Domestic violence thrives in isolation, and it feeds off financial insecurity. Support for survivors has never been enough to overcome those dynamics. In the middle of a public health crisis on top of a severe recession, it can do even less.

In Maine and elsewhere, perennially underfunded domestic violence support agencies are being asked to do more. It’s an emergency that needs fixing now, and it illustrates how big the problem is even in normal times, and how we have the tools to help if we want to.

The number of contacts to support agencies was up 49% from April through June when compared to last year, the Maine Sunday Telegram reported this week. The number of people seeking shelter as a result of domestic violence is also on the rise, advocates say.

During that time period, there were 4,800 calls and more than 3,000 electronic contacts with domestic violence support agencies. Such numbers, while elevated, should not be a surprise. Before the pandemic, every minute in the U.S. an estimated 20 people — mostly women — experience intimate partner violence. Domestic abuse makes up 15% of all violent crime, and takes 1 in 3 female murder victims.

Now, restrictions related to COVID-19 have further isolated people being harmed by domestic abuse, keeping them at home with their abusers. At the same time, the economic downturn has left some without the means to leave an abusive relationship.

As Telegram staff writer Gillian Graham reported Sunday, agencies have adjusted to life under the pandemic. They are providing more assistance online, and they are using funding from the federal CARES Act to place survivors in hotels and motels, since some “safe houses” have been shut down and, with physical distancing requirements, shelters cannot fit as many people as before.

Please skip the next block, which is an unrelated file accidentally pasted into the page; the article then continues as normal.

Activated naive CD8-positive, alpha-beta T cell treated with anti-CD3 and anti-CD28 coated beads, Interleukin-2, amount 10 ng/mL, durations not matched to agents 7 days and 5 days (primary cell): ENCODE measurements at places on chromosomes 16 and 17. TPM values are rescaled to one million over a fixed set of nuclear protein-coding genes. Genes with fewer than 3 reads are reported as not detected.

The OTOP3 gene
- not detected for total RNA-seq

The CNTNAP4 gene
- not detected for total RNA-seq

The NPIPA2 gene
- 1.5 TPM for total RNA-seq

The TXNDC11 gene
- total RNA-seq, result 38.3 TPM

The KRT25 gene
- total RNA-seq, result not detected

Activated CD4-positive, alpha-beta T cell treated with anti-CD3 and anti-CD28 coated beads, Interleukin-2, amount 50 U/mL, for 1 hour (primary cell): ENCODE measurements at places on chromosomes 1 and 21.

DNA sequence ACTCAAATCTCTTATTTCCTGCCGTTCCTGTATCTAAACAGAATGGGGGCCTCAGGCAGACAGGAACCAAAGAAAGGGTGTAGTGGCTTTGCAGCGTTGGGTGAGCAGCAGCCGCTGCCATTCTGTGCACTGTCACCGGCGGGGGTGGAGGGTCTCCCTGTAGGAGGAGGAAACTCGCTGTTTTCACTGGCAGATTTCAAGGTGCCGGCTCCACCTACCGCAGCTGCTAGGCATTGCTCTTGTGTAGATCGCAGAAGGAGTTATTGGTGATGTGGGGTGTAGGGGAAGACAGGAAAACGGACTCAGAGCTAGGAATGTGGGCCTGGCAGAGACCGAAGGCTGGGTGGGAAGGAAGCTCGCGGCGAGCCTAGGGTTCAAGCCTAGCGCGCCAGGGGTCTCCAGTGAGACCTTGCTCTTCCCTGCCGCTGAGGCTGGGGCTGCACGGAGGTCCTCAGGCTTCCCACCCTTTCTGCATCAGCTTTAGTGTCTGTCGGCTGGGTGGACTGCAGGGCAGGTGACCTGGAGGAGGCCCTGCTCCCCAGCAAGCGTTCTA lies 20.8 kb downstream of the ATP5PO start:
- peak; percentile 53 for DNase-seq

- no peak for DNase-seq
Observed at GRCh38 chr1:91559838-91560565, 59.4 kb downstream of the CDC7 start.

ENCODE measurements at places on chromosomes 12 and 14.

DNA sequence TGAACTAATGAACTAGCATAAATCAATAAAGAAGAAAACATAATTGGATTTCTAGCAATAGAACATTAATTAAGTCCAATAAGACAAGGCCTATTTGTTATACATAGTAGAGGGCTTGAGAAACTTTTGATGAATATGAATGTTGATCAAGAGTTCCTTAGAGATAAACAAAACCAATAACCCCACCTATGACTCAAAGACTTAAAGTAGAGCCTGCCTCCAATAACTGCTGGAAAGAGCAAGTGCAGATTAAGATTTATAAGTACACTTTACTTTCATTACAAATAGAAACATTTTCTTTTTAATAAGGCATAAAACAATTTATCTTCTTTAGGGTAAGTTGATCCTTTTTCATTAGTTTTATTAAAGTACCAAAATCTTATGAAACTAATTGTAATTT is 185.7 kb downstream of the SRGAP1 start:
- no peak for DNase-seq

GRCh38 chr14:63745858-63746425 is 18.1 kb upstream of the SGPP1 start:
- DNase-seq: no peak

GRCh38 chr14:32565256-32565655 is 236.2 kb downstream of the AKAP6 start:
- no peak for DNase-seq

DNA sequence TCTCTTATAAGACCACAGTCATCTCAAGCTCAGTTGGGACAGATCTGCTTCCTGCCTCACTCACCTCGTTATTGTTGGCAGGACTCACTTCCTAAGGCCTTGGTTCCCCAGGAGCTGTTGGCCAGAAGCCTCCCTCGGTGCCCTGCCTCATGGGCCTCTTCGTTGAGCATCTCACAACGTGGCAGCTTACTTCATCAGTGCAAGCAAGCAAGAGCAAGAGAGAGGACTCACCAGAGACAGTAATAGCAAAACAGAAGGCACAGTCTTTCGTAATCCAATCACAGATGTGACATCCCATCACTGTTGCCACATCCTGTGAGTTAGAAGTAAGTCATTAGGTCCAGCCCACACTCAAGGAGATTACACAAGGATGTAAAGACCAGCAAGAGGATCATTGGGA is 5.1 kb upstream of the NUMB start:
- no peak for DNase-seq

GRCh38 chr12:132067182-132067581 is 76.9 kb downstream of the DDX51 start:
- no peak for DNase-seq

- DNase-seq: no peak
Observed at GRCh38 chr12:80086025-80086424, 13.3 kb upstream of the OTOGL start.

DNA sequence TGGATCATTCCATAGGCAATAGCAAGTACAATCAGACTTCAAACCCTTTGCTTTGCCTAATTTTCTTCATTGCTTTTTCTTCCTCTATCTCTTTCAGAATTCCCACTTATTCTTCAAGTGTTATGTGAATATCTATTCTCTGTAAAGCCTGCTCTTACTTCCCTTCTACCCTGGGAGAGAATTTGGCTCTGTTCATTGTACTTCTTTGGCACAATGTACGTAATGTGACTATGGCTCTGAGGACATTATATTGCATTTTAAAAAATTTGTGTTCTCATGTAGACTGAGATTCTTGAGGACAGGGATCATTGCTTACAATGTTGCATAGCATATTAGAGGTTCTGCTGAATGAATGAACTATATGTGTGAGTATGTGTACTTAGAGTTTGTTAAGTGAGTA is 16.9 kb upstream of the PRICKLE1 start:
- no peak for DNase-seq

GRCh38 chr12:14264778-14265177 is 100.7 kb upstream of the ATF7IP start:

But Maine’s eight domestic violence resource centers split just $137,547 from the CARES Act. They’ve taken in more from donations — and that’s no substitute for strong, reliable institutional assistance programs.

They need more, not just for the present crisis but predictably into the future, so that when a survivor of domestic abuse needs assistance, it is there.

Relief has stalled in the Senate, where many Republicans are lined up against another spending package, despite the clear need.

The HEROES Act passed by House Democrats, however, includes tens of millions of dollars in well-targeted aid. It would fix funding problems in the Crime Victim Act, which uses non-taxpayer dollars to help victim service providers.

And it would address the lack of housing, which is often the top reason why people in abusive relationships don’t leave, particularly when children are involved. There is money for emergency shelter services and transitional housing, and $1 billion in housing vouchers for which survivors would be among the many Americans eligible.

The HEROES Act also includes changes for immigrants and low-income workers that, while imperfect, would help many survivors leave abusive relationships.

There is something deeper at the root of domestic violence, a problem with how the perpetrators — mostly men — view relationships and their partners as something to be controlled. That won’t be easy to fix.

We can make sure, however, that assistance is available, for all survivors and when they need it most.

That’s simply not the case, not now nor before the COVID crisis. We shouldn’t stand for it.

 


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